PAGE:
Sexual Violence in History: A Bibliography

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First published: July 1, 2023 - Last updated: July 1, 2023


Author: Sascha Gerhards

Title: Patriarchy, Male Violence, and Disadvantaged Women

Subtitle: Representations of Muslims in the Crime Television Series Tatort

In: German #MeToo: Rape Cultures and Resistance, 1770-2020

Edited by: Elisabeth Krimmer and Patricia Anne Simpson

Place: Rochester, NY

Publisher: Boydell & Brewer

Year: 2022 (Publiehed online: October 8, 2022)

Pages: 321-345

Series: Women and Gender in German Studies 10

ISBN-13: 9781640141353 (hardcover) - Find a Library: Wikipedia, WorldCat | ISBN-13: 9781800106062 (EPUB) - Find a Library: Wikipedia, WorldCat | ISBN-13: 9781800106055 (PDF) - Find a Library: Wikipedia, WorldCat

Language: English

Keywords: Modern History: 21st Century | European History: German History | Types: Rape / Incestual Rape; Representations: Films / Tatort


- Cambridge Core (Restricted Access)

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Lecture: Gerhards, Sascha. »Muslim Women, Patriarchy, and Male Violence in the Tatort Crime Television Series.« Forty-Third Conference of the German Studies Association. San Diego 2019. - Bibliographic Entry: Info

Summary: »On December 30, 2007, an estimated thirty thousand Alevi Muslims protested in Berlin against the Tatort (Crime Scene) episode "Wem Ehre gebuhrt" (To Whom Honor Is Due). The protestors argued that the episode, which revolved around a father raping and impregnating his youngest daughter and killing his older daughter because she planned to report the rape to the authorities, misrepresented Alevi Islam. Roughly ten years later, after the 2015/16 New Year's Eve celebrations in Cologne, when hundreds of women were sexually assaulted and several raped, news media were quick to report that most offenders were identified as Muslim immigrants. These incidents frame a problematic perception of Muslim life in Germany, bolstered by a tendency in the media to exploit isolated negative incidents, such as abuse, rape, and honor killings, when reporting on Islam. This depiction of Muslim life has had an impact on German anti-immigration politics: it contributed to the success of right-wing movements like PEGIDA (Patriotische Europaer gegen die Islamisierung des Abendlandes; Patriotic Europeans against the Islamization of the West) and the rise of the political party Alternative fur Deutschland (AfD; Alternative for Germany). In this chapter, I investigate the interrelationships between the representation of Muslim gender stereotypes in the media-specifically, in the popular Tatort series-and the criminalization of Islam in German society more generally. The instrumentalization of gender constructs and violence against women in the service of xenophobic discourses situates this investigation at the nexus of Muslim identity and the emergence of the #Metoo movement in the Federal Republic.« (Source: Cambridge Core)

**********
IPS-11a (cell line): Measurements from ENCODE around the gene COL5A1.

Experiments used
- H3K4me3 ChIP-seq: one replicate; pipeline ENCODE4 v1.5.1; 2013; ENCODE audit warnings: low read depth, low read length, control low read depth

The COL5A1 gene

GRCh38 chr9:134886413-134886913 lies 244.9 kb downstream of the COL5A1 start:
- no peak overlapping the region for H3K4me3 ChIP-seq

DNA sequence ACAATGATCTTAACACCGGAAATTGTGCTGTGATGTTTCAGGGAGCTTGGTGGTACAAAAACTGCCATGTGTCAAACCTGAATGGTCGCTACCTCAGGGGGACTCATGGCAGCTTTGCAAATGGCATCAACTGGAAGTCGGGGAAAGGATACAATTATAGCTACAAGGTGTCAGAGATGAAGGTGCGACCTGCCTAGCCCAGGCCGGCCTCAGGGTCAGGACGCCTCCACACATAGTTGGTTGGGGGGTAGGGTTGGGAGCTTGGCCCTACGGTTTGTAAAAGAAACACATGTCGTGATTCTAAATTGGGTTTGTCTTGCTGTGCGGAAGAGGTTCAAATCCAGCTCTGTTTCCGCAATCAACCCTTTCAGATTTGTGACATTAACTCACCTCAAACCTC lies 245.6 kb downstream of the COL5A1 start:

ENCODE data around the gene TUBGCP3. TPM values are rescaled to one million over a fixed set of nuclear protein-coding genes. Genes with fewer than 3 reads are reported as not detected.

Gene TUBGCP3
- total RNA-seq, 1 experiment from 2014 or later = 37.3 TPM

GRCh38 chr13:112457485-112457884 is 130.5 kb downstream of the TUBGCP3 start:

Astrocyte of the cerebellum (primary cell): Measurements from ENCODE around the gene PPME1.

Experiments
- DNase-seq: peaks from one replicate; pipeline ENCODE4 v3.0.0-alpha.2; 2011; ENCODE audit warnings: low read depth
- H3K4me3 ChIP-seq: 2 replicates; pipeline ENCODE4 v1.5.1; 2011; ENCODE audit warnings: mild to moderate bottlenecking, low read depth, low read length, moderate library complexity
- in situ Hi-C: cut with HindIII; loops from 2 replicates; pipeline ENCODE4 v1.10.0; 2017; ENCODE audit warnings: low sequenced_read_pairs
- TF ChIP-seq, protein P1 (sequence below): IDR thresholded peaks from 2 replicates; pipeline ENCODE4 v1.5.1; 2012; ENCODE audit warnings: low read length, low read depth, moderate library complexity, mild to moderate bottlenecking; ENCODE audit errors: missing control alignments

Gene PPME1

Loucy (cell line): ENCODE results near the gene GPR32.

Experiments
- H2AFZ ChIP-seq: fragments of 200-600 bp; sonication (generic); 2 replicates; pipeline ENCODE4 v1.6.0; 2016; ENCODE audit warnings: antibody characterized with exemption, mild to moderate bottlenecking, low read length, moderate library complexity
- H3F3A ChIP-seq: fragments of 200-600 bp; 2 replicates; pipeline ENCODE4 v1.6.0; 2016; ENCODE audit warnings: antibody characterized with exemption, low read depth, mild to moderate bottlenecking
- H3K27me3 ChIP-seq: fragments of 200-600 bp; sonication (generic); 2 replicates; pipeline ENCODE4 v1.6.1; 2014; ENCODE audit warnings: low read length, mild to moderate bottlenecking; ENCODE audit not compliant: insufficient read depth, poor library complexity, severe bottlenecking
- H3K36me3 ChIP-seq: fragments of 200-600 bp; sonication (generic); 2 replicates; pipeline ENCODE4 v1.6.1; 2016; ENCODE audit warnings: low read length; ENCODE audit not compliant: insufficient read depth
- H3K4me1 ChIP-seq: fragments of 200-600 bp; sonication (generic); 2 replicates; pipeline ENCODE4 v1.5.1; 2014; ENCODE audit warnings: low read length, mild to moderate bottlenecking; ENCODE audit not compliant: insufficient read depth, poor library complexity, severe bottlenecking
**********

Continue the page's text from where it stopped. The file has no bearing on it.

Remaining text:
Wikipedia: History of Europe: History of Germany / History of Germany (1990-present) | Television: Television in Germany / Tatort | Sex and the law: Rape / Incest, Rape in Germany